Full disk encryption during OEM install?

installation

#1

Hi there. This is my first topic here. Please put it somewhere else if I put it in the wrong place :slight_smile:

Anyway, I’m selling some laptops with Ubuntu MATE 16.10 installed and as such I’m using the OEM install mode.

I got a request from one of my potential customers, a novice Linux user that is security aware, to have full disk encryption on by default. As he, and potential other people, are novice users I could help guide them in reinstalling Ubuntu MATE, but I’d prefer to streamline the process.

Sadly, as far as I’m aware, enabling full disk encryption isn’t easily possible after install, never mind disabling (if so desired). The ideal solution here would be something like macOS does with their FileVault, which can be enabled or disabled at will from the System Preferences. After reboot, the disk start encoding your volume in the background.

But, wishlists aside, what would otherwise be a great option is an extension of the current OEM setup, where you can enable it after initial setup and after reboot the new owner will be asked to setup a new user account etc.

So, would it be possible to enable the “prepare for end user” option and after reboot, the end user will enter the OEM disk encryption password (something simple, like 123456) and be forced to immediately choose a new password before the rest of the OS starts?


#2

No idea but I’d love to know how to do it. Just want to mention that encryption is about privacy over security but it can be debated. Also, full disk encryption depends on the partition format and it may slow the system down significantly depending on the processor. So your customer may be wanting encryption but not full disk encryption.


#3

Thank you for your reply :slight_smile:

Regarding the speed compromise: these systems have an Intel Core i5-6200U and 256GB SSD’s. They’re formatted with the default settings, I believe Ubuntu MATE defaults on EXT4? With such high end though, I doubt this will be much of an issue, no?


#4

Not a problem. Default is ext4. Look at this.


#5

Full disk encryption with LUKS is usually done at install time.
There is other solutions to encrypt that you can use without reformatting the hole disk.

You could encrypt your home partition encrypt home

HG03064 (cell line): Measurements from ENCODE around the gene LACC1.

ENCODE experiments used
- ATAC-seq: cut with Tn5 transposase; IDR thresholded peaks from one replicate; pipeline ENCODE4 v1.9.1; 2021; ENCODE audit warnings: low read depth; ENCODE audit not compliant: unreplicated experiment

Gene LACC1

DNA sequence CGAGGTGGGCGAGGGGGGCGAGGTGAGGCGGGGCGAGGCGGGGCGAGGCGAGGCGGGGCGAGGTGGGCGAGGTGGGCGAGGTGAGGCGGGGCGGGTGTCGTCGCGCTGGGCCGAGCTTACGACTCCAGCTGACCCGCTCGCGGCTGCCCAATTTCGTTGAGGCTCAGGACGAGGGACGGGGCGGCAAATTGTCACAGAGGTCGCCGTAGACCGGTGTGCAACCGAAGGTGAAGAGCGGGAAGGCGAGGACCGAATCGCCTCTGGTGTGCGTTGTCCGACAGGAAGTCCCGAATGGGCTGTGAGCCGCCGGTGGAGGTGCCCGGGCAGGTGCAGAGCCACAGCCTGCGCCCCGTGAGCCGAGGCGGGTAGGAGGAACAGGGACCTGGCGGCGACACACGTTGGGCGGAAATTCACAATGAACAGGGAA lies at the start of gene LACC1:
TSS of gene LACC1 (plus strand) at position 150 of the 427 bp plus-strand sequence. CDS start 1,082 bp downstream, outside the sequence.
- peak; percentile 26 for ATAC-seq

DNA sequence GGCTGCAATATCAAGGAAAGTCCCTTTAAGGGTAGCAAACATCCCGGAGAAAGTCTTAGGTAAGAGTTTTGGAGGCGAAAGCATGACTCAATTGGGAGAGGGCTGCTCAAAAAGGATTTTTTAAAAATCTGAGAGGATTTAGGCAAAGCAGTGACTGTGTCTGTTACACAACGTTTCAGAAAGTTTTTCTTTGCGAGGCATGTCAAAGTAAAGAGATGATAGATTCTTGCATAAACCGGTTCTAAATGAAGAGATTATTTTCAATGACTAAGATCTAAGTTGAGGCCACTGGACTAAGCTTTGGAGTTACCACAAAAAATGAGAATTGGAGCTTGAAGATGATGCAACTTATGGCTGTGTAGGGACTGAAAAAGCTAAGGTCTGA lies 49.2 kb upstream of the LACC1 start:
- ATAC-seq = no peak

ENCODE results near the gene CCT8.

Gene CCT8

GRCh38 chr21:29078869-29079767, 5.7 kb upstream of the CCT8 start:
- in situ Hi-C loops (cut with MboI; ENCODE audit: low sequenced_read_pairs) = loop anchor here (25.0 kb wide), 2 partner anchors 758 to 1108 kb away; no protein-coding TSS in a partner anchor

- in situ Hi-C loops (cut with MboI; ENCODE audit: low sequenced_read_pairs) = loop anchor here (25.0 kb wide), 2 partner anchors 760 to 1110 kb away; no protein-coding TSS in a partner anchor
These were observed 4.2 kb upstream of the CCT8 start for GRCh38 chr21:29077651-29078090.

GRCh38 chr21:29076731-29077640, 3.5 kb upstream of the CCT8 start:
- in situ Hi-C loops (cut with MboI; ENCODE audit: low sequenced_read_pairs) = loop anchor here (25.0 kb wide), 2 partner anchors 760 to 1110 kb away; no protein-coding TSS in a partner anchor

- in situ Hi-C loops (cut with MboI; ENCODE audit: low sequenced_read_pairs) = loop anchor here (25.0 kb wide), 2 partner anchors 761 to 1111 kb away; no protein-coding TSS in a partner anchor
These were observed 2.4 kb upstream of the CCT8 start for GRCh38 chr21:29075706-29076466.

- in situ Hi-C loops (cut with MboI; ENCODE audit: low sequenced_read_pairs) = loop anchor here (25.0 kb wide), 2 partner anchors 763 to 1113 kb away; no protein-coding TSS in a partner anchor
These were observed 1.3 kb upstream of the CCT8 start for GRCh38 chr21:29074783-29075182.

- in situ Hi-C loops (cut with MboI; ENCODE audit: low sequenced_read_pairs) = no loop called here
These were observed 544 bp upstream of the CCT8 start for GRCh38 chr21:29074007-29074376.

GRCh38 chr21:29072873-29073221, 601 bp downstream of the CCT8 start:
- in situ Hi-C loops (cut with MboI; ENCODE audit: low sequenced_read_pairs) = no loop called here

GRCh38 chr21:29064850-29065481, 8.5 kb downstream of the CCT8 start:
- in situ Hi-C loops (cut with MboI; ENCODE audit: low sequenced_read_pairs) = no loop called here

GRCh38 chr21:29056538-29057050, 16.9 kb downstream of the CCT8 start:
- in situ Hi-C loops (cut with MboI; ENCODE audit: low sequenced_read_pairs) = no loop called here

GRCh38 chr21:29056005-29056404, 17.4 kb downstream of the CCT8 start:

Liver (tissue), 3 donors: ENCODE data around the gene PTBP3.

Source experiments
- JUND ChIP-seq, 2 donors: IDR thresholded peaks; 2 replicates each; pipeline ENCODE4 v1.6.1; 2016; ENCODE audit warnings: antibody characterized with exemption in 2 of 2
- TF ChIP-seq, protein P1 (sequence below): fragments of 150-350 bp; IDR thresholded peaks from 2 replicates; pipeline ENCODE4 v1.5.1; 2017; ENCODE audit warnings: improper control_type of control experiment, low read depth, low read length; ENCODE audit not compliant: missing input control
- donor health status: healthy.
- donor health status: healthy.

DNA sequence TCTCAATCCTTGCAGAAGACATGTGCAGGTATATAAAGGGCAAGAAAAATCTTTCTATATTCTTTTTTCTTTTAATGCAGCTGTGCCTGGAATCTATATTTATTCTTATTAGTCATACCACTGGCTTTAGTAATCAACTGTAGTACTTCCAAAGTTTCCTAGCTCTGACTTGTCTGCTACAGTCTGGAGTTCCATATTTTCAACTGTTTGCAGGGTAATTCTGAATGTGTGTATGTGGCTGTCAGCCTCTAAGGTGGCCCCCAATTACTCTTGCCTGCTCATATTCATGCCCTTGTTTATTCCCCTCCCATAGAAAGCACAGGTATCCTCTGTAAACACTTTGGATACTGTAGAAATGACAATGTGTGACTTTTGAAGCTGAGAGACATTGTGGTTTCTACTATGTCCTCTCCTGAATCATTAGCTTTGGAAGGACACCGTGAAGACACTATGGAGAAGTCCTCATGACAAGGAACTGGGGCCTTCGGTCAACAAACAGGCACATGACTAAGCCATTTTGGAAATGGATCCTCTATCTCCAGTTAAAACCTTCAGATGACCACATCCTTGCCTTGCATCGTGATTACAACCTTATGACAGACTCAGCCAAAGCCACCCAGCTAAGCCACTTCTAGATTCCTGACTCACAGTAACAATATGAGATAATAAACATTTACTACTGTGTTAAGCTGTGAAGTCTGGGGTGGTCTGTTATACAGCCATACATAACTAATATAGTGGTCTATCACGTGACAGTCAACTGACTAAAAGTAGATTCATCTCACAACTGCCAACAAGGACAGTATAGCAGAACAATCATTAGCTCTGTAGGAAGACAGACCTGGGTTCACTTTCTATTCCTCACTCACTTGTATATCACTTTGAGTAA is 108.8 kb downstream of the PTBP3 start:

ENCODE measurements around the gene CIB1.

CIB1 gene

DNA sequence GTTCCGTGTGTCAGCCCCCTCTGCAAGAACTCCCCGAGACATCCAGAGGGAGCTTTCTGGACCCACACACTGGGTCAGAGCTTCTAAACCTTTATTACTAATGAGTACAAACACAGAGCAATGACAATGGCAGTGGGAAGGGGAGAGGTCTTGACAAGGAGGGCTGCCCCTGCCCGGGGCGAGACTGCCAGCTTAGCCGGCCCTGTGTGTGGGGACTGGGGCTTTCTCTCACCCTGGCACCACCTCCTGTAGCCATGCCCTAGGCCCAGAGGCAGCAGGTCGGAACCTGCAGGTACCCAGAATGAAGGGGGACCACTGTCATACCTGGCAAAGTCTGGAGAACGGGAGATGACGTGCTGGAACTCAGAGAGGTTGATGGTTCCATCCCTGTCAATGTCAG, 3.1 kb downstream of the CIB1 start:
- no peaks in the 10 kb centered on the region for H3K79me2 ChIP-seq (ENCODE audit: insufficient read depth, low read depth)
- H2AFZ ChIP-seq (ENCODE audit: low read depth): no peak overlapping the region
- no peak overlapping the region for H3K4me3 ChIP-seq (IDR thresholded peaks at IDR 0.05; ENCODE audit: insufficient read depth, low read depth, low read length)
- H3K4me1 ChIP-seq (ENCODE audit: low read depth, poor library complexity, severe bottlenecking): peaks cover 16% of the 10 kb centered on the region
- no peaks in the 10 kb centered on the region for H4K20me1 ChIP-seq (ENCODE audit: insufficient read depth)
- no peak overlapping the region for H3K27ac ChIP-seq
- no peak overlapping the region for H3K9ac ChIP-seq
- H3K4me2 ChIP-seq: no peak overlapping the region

You could encrypt other part of your system.

Take look at veracrypt
It allows you to create a volume in a file on your actual filesystem.
You could encrypt any part of your system but will have to correct /etc/fstab to mount the encrypted containers.
You need to have a certain linux knowledge for that.

There are other solutions, just google “linux disk encryption” for more :wink:


#6

Thank you for your reply. You reply to this as if this was directed to an end user, which is fine. I myself am perfectly fine setting up encrypted volumes. But this is not about me. The devices I sell are packaged and shipped and come with 90 days of phone support. And while I’m well aware that I could SSH into a remote computer, this is getting besides the point. From my end, it would be easier to nuke and pave and do a clean install.

I’m also aware of home directory encryption via ecryptfs. This was actually the first suggestion I had in reply to this question: just create a new user and put your user data in it. Seems straightforward enough. But the question remained with said customer.

But as I understand from your reply, it seems that a clean install is the only feasible way to go.


#7

Is this something that you’ll get asked to do often? In terms of a business-case, if just one or two people are asking for this, it wouldn’t make sense to develop a complex solution, such as building in encryption support to the OEM install. If this is something that will be commonly asked, then I can see the point.

One thing you can do, is skip the OEM install, and set it up for them manually with a fresh install. Then when they get it, they can have you walk them through changing the passphrase.


#8

[quote=“jay, post:7, topic:9653, full:true”]
Is this something that you’ll get asked to do often? In terms of a business-case, if just one or two people are asking for this, it wouldn’t make sense to develop a complex solution, such as building in encryption support to the OEM install. If this is something that will be commonly asked, then I can see the point.[/quote]
That remains to be seen :stuck_out_tongue:

This actually spurred me to look further, as I didn’t know how easy you can actually change the LUKS passphrase after install. But Gnome Disk Utility can do it just fine and since it is installed by default on MATE, this should be a useful workaround and doesn’t even require me to drop the OEM setup! :sunny: